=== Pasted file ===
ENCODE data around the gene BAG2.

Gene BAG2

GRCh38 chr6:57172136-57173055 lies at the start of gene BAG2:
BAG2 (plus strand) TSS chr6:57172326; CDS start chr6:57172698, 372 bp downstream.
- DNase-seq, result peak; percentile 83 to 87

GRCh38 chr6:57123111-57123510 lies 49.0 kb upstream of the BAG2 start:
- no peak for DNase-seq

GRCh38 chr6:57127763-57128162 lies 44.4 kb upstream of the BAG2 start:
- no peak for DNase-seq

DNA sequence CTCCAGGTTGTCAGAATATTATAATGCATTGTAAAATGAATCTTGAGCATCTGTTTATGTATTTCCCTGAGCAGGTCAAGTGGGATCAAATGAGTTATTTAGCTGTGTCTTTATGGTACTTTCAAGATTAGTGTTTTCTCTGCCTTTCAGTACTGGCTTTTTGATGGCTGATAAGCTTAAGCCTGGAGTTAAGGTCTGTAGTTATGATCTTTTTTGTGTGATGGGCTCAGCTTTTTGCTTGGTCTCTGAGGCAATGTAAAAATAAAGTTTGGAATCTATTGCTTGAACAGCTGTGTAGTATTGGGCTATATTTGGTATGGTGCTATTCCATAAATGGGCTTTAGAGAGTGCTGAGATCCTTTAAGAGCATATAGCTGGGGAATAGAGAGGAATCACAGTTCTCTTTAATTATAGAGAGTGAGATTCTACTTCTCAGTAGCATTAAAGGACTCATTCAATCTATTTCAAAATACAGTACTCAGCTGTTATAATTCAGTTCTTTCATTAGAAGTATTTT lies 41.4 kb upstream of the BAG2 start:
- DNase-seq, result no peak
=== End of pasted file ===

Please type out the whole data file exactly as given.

ENCODE data around the gene BAG2.

Gene BAG2

GRCh38 chr6:57172136-57173055 lies at the start of gene BAG2:
BAG2 (plus strand) TSS chr6:57172326; CDS start chr6:57172698, 372 bp downstream.
- DNase-seq, result peak; percentile 83 to 87

GRCh38 chr6:57123111-57123510 lies 49.0 kb upstream of the BAG2 start:
- no peak for DNase-seq

GRCh38 chr6:57127763-57128162 lies 44.4 kb upstream of the BAG2 start:
- no peak for DNase-seq

DNA sequence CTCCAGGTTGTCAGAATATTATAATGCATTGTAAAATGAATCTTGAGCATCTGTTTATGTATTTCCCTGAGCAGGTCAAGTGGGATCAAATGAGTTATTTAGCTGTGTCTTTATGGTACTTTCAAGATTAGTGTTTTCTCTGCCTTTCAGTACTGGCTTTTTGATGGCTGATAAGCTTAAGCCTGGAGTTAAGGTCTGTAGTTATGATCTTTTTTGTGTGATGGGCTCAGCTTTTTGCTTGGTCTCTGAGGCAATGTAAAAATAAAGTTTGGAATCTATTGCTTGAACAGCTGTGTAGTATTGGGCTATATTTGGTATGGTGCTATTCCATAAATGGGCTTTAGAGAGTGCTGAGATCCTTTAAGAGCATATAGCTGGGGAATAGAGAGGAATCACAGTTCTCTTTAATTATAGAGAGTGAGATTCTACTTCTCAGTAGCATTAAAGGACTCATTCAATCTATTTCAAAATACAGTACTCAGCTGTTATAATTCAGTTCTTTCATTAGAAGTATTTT lies 41.4 kb upstream of the BAG2 start:
- DNase-seq, result no peak